The fiscal update, to be presented in the House of Commons, will also share the government’s outlook for an economy facing high inflation and staring down a potential recession in the coming months.
Freeland has stressed in recent weeks that the Liberal government is focused on fiscal discipline, so as not to further fuel inflation that has affected the cost of living, including grocery bills.
Canada’s annual inflation rate in September slowed to 6.9 per cent as gasoline prices tumbled, though the cost of groceries continued to climb.
Randall Bartlett, senior director of Canadian economics at Desjardins, said he expects the government to stick to its commitment on fiscal discipline given the current economic climate.
“I don’t think the federal government wants to work to fight against the Bank of Canada by putting in measures that will increase inflation,” Bartlett said.
The Bank of Canada has been combatting decades-high inflation with aggressive interest rate hikes since March. The central bank raised interest rates this week for the sixth time this year, with the half-percentage point rate hike bringing its key interest rate to 3.75 per cent.
In its latest monetary policy report, the Bank of Canada revised its economic projections, which now account for a significant economic slowdown.
It expects economic growth to stall by the end of this year and in the first two quarters of 2023, with growth somewhere between zero and 0.5 per cent, before gaining ground in the second half of next year.
However, the central bank noted slight shrinkage is just as likely.
Robert Asselin, senior vice-president with the Business Council of Canada, says fiscal discipline is especially important as the country faces high inflation, rising interest rates and low economic growth.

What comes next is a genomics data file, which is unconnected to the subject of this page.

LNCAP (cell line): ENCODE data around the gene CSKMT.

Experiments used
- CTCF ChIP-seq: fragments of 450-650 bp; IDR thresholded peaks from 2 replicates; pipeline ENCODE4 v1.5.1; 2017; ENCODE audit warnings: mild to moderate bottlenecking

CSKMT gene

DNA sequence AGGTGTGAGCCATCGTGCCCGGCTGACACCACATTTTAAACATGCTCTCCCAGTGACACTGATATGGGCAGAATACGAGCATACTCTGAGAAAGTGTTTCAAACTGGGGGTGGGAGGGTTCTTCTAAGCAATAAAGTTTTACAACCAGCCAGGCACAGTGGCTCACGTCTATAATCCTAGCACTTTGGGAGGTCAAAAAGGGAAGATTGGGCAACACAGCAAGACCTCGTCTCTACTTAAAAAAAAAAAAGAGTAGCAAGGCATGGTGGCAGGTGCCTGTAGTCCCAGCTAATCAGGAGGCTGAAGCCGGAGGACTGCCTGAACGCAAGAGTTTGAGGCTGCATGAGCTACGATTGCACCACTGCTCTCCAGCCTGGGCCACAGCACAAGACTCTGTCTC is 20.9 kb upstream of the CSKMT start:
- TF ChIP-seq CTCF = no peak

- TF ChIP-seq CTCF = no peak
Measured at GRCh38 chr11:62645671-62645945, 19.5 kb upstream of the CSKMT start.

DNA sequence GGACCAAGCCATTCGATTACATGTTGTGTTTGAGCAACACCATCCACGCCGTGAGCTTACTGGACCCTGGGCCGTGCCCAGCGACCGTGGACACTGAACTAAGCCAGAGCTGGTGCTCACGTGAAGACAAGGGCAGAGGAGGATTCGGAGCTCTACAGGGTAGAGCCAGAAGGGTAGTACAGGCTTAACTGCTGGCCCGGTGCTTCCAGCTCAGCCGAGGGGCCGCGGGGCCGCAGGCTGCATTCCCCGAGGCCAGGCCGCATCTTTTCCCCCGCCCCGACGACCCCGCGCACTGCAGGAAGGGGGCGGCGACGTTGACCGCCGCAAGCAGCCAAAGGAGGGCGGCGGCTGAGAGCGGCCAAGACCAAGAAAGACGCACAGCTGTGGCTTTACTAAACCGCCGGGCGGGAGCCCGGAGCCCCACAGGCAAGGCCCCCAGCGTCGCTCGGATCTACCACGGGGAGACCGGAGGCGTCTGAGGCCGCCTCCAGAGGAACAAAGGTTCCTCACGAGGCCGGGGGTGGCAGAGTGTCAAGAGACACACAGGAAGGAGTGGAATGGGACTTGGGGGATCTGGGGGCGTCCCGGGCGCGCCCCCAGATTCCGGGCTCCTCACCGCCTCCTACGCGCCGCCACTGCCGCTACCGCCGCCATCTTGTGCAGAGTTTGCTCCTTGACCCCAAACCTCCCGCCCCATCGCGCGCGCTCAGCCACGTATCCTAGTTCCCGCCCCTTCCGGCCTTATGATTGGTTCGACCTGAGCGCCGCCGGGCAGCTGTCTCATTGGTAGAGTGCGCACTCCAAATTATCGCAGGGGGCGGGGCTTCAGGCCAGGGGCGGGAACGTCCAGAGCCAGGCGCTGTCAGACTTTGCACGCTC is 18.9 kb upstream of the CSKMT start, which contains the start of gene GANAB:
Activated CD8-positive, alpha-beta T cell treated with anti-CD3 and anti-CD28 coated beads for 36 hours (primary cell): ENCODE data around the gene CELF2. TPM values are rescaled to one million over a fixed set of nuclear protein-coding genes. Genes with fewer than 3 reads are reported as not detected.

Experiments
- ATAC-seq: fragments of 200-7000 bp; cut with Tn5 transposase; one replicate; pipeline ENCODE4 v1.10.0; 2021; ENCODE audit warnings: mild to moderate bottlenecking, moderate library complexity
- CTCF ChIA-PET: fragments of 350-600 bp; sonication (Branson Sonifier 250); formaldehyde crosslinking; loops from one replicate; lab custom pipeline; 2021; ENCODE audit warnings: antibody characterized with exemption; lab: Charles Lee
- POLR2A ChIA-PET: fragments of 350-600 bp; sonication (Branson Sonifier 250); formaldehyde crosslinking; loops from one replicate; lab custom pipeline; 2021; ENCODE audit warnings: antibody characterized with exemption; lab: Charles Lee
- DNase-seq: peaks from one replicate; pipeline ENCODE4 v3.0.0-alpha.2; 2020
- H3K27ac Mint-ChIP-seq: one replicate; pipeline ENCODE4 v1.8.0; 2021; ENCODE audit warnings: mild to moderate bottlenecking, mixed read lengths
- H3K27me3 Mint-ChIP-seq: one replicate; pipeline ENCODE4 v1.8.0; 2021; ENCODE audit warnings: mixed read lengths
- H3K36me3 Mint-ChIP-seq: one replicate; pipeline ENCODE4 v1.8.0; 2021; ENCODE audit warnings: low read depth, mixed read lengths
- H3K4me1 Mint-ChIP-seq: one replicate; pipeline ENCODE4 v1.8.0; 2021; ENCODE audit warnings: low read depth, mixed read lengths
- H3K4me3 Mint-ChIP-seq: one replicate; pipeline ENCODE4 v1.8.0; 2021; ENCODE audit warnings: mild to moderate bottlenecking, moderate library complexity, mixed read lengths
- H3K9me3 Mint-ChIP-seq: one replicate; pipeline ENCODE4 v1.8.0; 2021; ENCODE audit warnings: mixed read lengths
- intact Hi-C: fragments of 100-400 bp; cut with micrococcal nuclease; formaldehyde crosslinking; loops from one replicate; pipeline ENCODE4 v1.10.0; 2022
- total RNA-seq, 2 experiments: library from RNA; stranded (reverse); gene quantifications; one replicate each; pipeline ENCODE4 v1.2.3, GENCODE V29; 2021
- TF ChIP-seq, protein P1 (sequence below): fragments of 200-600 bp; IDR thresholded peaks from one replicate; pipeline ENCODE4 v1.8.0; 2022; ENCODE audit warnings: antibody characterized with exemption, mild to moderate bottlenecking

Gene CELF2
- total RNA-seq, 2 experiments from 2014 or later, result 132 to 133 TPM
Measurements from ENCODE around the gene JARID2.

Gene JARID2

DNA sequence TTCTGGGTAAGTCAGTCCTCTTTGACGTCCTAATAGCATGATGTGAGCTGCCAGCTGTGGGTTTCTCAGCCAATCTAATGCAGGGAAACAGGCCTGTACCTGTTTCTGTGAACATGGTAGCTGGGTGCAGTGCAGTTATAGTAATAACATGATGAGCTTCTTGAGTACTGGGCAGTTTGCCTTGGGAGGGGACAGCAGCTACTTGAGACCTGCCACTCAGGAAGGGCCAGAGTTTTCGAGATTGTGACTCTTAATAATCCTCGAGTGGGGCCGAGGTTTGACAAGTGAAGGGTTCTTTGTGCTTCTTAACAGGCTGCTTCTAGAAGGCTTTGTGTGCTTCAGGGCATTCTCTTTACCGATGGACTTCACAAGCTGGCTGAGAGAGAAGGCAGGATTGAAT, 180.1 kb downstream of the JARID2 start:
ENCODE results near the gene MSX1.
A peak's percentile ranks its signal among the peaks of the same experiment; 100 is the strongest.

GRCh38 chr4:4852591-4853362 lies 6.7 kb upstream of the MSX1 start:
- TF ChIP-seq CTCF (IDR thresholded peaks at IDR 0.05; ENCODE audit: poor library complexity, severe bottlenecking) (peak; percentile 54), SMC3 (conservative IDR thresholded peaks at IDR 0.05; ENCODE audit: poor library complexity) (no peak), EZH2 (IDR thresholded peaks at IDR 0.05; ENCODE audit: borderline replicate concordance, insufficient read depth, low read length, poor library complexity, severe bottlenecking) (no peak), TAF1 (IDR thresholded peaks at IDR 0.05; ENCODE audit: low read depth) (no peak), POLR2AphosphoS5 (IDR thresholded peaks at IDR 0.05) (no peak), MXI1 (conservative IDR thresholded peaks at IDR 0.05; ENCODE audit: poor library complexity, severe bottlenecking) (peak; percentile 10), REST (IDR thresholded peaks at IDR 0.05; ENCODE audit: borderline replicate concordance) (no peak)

“The focus now should be on fiscal prudence to ensure the central bank can bring inflation back to its mandated target range,” Asselin said in a statement.
Desjardins forecasts the federal deficit to come in around $20 billion at the end of the fiscal year, though Bartlett notes that doesn’t include any spending that could be announced in the fall economic statement.
Monthly updates from the Finance Department have shown that federal finances have been improving as revenues have risen and COVID-19 pandemic spending has wound down.
In the first five months of the 2022-23 fiscal year, the federal government posted a $3.9 billion surplus compared to a deficit of $57.2 billion reported for the same period last year.
Bartlett says federal finances have been improving more than anticipated because of Canada’s tight labour market pushing up wages, corporations raking in high profits and inflation boosting tax revenues.
In the Liberals’ spring budget, the fiscal focus was on making life more affordable for people and giving a long-needed boost to Canadian productivity.
It is widely anticipated that next week’s fiscal update will show how Canada intends to respond to the Inflation Reduction Act in the U.S., as a way to remain competitive when it comes to attracting investments in green energy.